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Apr 25

Vino & Libri

Infinity Park Event Center

4400 E Kentucky Ave
Glendale, CO 80246

6:00 - 9:00pm

 

Join us at Vino & Libri on April 25th, 2019 at Infinity Park Event Center in Denver!

Celebrate the power of literacy and enjoy an extraordinary evening featuring our signature Books & Bounty, the Mystery Wine Wall, and hear from the amazing philanthropist, activist, and author Ruby Bridges!

GET YOUR TICKETS TODAY >

 


About Ruby Bridges

History was made on November 14, 1960 when six-year old Ruby Bridges became the first African-American child to enroll in the all-white William Frantz Elementary School. She walked up the stairs and entered the building alone flanked by four Federal Marshals. This dramatic image was memorialized in a painting by Norman Rockwell entitled “The Problem We All Live With,” and Ruby Bridges has become one of the most enduring symbols of the fight for civil rights and for integrated and equal education for all children in particular.

In the past 20 years Ruby has traveled around the country to speak to thousands of school children and educators. Ruby is determined to continue to bring the message of unity and equality because there is so much work to be done. She says, “Racism is a grown-up disease; let’s stop using kids to spread it.”

One of her first projects was to save her old school from the wrecking ball. Long abandoned and in unusable condition, the school needed several million dollars and a vision to rescue and restore it. Ruby worked for years to get the William Frantz Elementary School added to the National Register of Historic Places. In 2005 this came to fruition.

When Katrina hit that same year and devastated the City of New Orleans, the school was automatically eligible for about $25 million in FEMA funding. This allowed the complete renovation of the school, which reopened in 2013.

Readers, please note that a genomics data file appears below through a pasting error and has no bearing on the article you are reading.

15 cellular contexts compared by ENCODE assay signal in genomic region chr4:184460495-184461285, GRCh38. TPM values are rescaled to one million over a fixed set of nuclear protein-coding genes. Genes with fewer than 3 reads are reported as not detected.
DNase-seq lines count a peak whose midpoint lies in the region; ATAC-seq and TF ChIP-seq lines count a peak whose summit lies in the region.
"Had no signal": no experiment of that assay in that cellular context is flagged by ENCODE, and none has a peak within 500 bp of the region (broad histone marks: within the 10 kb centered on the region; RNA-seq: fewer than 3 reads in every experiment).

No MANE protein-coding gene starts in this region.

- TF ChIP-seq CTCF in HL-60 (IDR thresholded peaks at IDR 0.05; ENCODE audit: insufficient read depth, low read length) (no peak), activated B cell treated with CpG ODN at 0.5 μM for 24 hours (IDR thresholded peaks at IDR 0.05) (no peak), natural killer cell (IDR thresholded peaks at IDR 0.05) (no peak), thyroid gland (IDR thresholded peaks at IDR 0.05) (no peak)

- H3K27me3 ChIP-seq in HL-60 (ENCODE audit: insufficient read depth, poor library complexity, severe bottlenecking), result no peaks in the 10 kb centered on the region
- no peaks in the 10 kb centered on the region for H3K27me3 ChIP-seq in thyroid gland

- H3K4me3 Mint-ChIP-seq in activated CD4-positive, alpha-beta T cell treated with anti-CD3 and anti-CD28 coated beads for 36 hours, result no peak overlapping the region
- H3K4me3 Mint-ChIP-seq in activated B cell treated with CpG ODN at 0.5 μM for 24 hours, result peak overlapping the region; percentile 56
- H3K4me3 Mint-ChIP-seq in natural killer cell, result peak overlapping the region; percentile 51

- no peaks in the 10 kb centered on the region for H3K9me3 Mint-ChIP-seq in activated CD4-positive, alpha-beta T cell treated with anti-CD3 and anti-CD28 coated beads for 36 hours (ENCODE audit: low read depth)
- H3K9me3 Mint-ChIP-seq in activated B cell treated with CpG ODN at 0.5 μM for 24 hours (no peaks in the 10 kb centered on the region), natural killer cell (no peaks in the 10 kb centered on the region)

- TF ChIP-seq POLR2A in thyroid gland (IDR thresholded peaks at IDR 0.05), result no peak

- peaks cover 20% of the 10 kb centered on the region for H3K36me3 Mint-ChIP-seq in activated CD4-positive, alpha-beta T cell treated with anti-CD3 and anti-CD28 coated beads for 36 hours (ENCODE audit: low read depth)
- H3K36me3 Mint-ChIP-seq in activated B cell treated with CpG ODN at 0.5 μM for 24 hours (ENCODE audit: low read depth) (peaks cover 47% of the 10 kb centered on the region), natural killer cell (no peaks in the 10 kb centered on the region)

Ruby also established a program called Ruby’s Bridges, which connected students, parents, and educators from different racial, ethnic, and socioeconomic backgrounds. Ruby believes if we are to get past our racial differences it is going to come through our children and by providing opportunities for them to get to know each other. One of the strategies of Ruby’s Bridges was to involve students in service learning projects that foster a sense of community and personal responsibility. From planting trees and caring for the environment at state parks, cleaning up beaches, to working with others in need, the program has provided students with the chance to collaborate on meaningful causes with children of diverse backgrounds.

One of the world’s largest children’s museums, the Children’s Museum of Indianapolis, has focused on the importance of Ruby’s story and it is included in a permanent exhibition “The Power of Children.” This exhibition takes visitors on a journey through the lives of three children who faced profound trials and adversity and emerged as heroes of the 20th century – Ruby Bridges, Anne Frank, and Ryan White.

 


Interested in joining our community of supporters?

Contact Lily at LMellblom-Prosser@booktrust.org or 720.459.6496.

 

 

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